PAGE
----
MM: For a first-time visitor, it will hopefully be this amazing introduction to what the Garden is all about, giving them an instant appreciation and helping them see things that they might not otherwise. For longtime “BBG family,” we hope it will be a celebration of the continued pleasure and surprise that comes with the changing, evolving nature of the Garden.
MW: That’s right—like the Garden, this building will change in each season. Architecture generally stays static, but with elements like the living roof, it will have four identities in four seasons, with varying heights and colors based on the seasonal life of the plantings. In the winter, under a blanket of snow, the roofline may almost disappear into the landscape. Much of the building’s effect will also be informed by the light that comes in through the fritted glass, which will be very bright in winter and more dappled and shadowy in summer.
MM: We hope this building makes the changing nature of the Garden visible and evident to both new and returning visitors. In this way, there will always be something that seems new and fresh.
Q: How has being Brooklyn residents informed your experience in creating this major new addition to BBG?
MW: Both Michael and I had very passionate first experiences with the Garden. My sister first brought me here many years ago, and as a new Brooklyn resident, I was struck by how the utter confusion of the city was left behind as we uncovered the secret places inside the Garden. It makes you feel like you’re the first person in the world to discover this special place.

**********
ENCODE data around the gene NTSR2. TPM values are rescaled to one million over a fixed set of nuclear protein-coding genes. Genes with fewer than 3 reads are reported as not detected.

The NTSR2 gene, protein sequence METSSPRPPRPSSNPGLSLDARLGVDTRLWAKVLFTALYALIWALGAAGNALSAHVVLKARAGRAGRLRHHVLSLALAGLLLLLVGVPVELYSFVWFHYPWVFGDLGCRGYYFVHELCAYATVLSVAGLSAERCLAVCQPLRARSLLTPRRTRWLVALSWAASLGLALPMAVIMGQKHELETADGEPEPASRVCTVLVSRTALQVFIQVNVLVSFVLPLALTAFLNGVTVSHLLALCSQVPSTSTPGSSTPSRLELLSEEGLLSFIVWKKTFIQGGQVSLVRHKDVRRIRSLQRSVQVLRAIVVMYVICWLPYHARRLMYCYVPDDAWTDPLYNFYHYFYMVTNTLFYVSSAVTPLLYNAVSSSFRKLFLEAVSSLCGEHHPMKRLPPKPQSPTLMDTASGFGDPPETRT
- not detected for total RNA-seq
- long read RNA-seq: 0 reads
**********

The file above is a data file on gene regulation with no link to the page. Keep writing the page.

MM: We both love the Garden, so working on this project was a total pleasure but also carried with it a real responsibility. This was our first building in Brooklyn, and it felt very much like building in our own backyard, building for our family. It was both terrifying and exhilarating.
Q: What do you hope this building will do for BBG as an institution at its opening and into the future?
MW: I hope that it becomes as memorable as each of the specialty gardens are at BBG—a world unto itself. The whole of the Garden is greater than the sum of its parts, but hopefully each part can be extraordinary.
MM: I hope it marks a very important chapter in BBG’s history, a moment when the Garden is reaching out to the city while making an impact on the city. The Garden is embracing its role as a pioneer in what it means to make a botanic garden in the city.